‘The UK church is in decline.’
And yes, the published stats on UK church attendance are – let us say – not encouraging for church enthusiasts. Not heartening for those of us who contend that the church just might be good for more than providing pretty buildings in which to tie the knot. Not promising for those of us who posit that Christian faith might just have something to say to the UK beyond the utterances of cranky, phobic, UKIP-at-prayer types. (Though, goodness knows, the media always seem to find airtime for these odious individuals. Not in my name, I wince at the radio.)
In 2005, just under 6 million people in the UK were members of a church. That figure was projected to decline by one and a half million to 4.5 million by 2025. In 2010, this rate of decline seemed on course. But now, not so, says the forthcoming second edition of UK Church Statistics.
Future First, a Christian stats newsletter, summed up the situation thus: ‘The rate of decline has lessened significantly and the membership levels previously anticipated for 2020 will now most likely not be evident till 2025’.
I grant you, this is not yet a reason to hang bunting from every spire between Land’s End and John O’Groats. We’re talking delayed decline, not sudden growth. But what interested me was the analysis of the reasons for this change of fortune.
The first was the increase in black and other immigrant churches (shh, nobody tell the aforementioned ecclesiastical right-wingers). It remains to be seen what lasting change this will bring to the spiritual landscape of the UK. Personally, I welcome the spiritual vigour such churches inject into our nation’s bloodstream, but am wary of modernist messages in a post-modern society – and alarmed by some of the (im)moral and (un)ethical messages I hear coming out of Africa. Subject for another post, perhaps.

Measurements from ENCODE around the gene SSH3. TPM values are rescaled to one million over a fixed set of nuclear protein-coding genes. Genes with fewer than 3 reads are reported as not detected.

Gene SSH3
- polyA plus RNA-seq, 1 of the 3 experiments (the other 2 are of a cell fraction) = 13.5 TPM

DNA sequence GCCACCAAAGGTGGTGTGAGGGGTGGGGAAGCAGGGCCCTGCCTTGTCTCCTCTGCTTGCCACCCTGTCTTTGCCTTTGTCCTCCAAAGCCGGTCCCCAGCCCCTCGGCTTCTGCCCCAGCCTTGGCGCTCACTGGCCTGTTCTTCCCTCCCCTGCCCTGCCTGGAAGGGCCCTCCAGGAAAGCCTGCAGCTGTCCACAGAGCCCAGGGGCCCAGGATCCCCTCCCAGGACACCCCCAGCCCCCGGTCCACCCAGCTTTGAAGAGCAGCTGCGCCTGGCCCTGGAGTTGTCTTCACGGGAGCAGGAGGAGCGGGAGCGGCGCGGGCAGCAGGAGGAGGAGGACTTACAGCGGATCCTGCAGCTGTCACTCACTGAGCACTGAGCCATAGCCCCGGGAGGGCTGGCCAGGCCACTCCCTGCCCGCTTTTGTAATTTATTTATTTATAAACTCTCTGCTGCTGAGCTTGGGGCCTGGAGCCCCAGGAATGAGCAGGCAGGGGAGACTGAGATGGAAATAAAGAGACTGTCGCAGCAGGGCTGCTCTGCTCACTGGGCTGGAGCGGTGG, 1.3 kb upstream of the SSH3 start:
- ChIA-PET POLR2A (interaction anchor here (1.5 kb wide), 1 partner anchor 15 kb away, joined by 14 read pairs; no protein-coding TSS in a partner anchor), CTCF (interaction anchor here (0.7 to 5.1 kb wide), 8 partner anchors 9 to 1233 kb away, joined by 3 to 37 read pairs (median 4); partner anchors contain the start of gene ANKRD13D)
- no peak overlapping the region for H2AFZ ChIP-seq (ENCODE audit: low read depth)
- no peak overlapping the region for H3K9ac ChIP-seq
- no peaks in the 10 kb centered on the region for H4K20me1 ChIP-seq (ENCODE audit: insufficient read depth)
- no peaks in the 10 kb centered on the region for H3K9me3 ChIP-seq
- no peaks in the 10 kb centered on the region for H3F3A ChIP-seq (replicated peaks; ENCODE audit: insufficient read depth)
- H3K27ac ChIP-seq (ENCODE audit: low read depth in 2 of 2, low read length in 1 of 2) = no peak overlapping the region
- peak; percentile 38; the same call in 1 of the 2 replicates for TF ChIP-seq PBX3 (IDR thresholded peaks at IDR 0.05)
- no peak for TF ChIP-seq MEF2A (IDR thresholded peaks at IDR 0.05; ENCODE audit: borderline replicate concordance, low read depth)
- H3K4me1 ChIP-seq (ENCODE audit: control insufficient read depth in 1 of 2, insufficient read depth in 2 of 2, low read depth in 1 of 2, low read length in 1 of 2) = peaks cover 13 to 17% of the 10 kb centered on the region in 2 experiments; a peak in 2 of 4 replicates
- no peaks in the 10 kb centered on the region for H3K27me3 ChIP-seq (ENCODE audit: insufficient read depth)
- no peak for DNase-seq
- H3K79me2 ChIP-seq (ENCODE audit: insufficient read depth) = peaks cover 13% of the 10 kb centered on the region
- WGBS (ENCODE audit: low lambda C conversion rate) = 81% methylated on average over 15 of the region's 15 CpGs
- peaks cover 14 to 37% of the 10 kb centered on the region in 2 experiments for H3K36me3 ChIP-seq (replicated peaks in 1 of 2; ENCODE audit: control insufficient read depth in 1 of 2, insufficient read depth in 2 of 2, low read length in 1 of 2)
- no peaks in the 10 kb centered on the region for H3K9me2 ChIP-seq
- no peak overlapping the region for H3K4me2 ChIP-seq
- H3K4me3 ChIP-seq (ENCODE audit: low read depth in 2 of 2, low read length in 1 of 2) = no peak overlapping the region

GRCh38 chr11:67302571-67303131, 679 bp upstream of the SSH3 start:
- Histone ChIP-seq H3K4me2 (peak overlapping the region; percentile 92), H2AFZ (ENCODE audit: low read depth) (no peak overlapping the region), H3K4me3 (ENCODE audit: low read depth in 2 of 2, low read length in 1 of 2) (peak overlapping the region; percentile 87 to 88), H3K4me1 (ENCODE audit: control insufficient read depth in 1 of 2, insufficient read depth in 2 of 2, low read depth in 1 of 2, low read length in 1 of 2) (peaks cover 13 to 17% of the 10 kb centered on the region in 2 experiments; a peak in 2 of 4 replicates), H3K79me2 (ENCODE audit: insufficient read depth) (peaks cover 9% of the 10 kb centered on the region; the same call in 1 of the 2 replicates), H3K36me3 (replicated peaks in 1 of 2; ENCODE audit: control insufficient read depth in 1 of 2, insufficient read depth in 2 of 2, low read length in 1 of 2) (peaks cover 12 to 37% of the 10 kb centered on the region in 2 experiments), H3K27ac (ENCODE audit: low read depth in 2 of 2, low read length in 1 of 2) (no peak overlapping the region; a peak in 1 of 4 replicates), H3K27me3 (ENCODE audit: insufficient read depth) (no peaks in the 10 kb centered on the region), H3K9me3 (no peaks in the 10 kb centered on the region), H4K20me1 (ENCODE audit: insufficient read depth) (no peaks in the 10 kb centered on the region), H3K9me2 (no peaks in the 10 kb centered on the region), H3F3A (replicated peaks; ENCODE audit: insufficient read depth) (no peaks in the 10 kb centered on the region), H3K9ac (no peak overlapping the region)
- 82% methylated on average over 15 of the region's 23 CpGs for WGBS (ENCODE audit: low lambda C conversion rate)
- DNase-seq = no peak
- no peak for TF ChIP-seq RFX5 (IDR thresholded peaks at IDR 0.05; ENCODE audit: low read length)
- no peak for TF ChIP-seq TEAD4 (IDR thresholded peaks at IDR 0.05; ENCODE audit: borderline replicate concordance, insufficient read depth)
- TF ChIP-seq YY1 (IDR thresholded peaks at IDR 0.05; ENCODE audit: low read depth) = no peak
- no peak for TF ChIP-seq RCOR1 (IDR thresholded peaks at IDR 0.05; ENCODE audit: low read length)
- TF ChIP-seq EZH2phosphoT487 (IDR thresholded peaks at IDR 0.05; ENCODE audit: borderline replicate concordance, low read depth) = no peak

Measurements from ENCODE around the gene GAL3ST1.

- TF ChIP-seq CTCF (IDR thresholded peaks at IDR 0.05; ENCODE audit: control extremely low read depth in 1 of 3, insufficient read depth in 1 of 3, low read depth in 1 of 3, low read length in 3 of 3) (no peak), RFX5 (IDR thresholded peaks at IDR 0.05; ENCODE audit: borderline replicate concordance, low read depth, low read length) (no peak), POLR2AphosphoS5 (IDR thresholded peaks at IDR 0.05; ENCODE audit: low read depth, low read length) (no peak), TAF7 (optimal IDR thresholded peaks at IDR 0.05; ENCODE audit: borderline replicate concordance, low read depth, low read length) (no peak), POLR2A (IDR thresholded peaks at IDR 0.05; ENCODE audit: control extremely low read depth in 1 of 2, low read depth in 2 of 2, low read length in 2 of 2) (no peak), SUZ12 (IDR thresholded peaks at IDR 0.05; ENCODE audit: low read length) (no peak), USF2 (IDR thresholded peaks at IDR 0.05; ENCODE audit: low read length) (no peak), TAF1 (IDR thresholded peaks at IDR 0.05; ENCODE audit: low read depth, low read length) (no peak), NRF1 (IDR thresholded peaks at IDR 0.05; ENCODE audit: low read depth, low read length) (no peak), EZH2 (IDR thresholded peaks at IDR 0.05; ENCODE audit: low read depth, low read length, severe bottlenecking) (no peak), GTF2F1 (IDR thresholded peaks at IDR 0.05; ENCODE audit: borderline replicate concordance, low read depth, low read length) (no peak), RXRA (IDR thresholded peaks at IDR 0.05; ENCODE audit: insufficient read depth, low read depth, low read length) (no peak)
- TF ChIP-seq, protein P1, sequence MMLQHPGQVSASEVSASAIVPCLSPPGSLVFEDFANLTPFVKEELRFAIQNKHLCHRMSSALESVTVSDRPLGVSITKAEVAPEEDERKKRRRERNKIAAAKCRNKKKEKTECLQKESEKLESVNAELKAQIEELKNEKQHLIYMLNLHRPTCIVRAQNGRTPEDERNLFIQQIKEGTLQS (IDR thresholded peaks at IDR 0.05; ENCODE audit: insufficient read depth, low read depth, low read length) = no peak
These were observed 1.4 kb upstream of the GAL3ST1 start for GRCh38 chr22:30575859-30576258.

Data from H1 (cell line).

|Cartoon from Future First|
Not decline, so much as a change of direction. Traditional church attendance is giving way to smaller, mission-minded groups meeting, befriending and helping people on their own turf, forming and fostering community, engaging with and salting their neighbourhoods? Sounds like good news to me.
Could it be, dashing those radio 4 secularists’ hopes, that the church has an ability to morph and adapt, to regenerate? (Christians’ word, that one. I reclaim it forthwith.) That the church may be inhabited by a creative spirit (indeed, by the Creative Spirit) that will not die?
I relate these thoughts to my own church experience. Our whole church, with its emphasis on community and engagement with society’s fringes, might be termed a ‘fresh expression’. Nevertheless, in our short (45-year) story, we’ve reached something of a hiatus. Growth has flatlined, our residential community all-too-often feels over institutional and is not currently attracting many new generation members. But missional, relational (why do so many current buzz words and in 'al'?) groups are springing up at our grassroots. They carry life and imagination. They’re growing (though rather less obsessed with measuring such growth than in previous times). They’re flexible and people-friendly. They are, I believe, the future.
But they’re not only the future. They’re also the past – no, not the halcyon days of the 1950s, when everyone went to church before their roast beef. I mean the ancient past, when the church met from house to house, and enjoyed the favour of the people, and shared with glad and generous hearts, and met in his house and her house, and multiplied greatly.
So don’t believe everything Professor So-and-so and Doctor Doodah say. The church has a future, even if it needs to shed some skins to get there. It’ll be about love, about people, about community.
There’s life in the old God yet.